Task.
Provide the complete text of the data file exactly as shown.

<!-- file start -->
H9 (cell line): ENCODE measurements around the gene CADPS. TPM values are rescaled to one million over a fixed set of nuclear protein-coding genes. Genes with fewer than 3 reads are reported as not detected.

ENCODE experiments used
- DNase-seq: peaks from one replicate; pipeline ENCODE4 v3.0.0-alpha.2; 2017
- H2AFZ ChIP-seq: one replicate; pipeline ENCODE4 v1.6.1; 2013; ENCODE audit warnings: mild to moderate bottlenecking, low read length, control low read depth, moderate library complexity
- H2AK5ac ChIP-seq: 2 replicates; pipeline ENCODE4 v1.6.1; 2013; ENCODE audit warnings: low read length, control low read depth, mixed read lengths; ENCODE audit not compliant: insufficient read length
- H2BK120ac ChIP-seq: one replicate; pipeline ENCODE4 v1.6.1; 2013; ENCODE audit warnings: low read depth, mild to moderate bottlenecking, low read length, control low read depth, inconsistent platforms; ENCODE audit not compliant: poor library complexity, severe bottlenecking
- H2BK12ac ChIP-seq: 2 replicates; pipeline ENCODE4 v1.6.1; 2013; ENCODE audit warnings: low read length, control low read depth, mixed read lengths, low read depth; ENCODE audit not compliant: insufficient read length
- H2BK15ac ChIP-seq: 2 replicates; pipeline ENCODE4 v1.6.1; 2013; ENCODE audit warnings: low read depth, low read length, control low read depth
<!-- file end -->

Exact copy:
H9 (cell line): ENCODE measurements around the gene CADPS. TPM values are rescaled to one million over a fixed set of nuclear protein-coding genes. Genes with fewer than 3 reads are reported as not detected.

ENCODE experiments used
- DNase-seq: peaks from one replicate; pipeline ENCODE4 v3.0.0-alpha.2; 2017
- H2AFZ ChIP-seq: one replicate; pipeline ENCODE4 v1.6.1; 2013; ENCODE audit warnings: mild to moderate bottlenecking, low read length, control low read depth, moderate library complexity
- H2AK5ac ChIP-seq: 2 replicates; pipeline ENCODE4 v1.6.1; 2013; ENCODE audit warnings: low read length, control low read depth, mixed read lengths; ENCODE audit not compliant: insufficient read length
- H2BK120ac ChIP-seq: one replicate; pipeline ENCODE4 v1.6.1; 2013; ENCODE audit warnings: low read depth, mild to moderate bottlenecking, low read length, control low read depth, inconsistent platforms; ENCODE audit not compliant: poor library complexity, severe bottlenecking
- H2BK12ac ChIP-seq: 2 replicates; pipeline ENCODE4 v1.6.1; 2013; ENCODE audit warnings: low read length, control low read depth, mixed read lengths, low read depth; ENCODE audit not compliant: insufficient read length
- H2BK15ac ChIP-seq: 2 replicates; pipeline ENCODE4 v1.6.1; 2013; ENCODE audit warnings: low read depth, low read length, control low read depth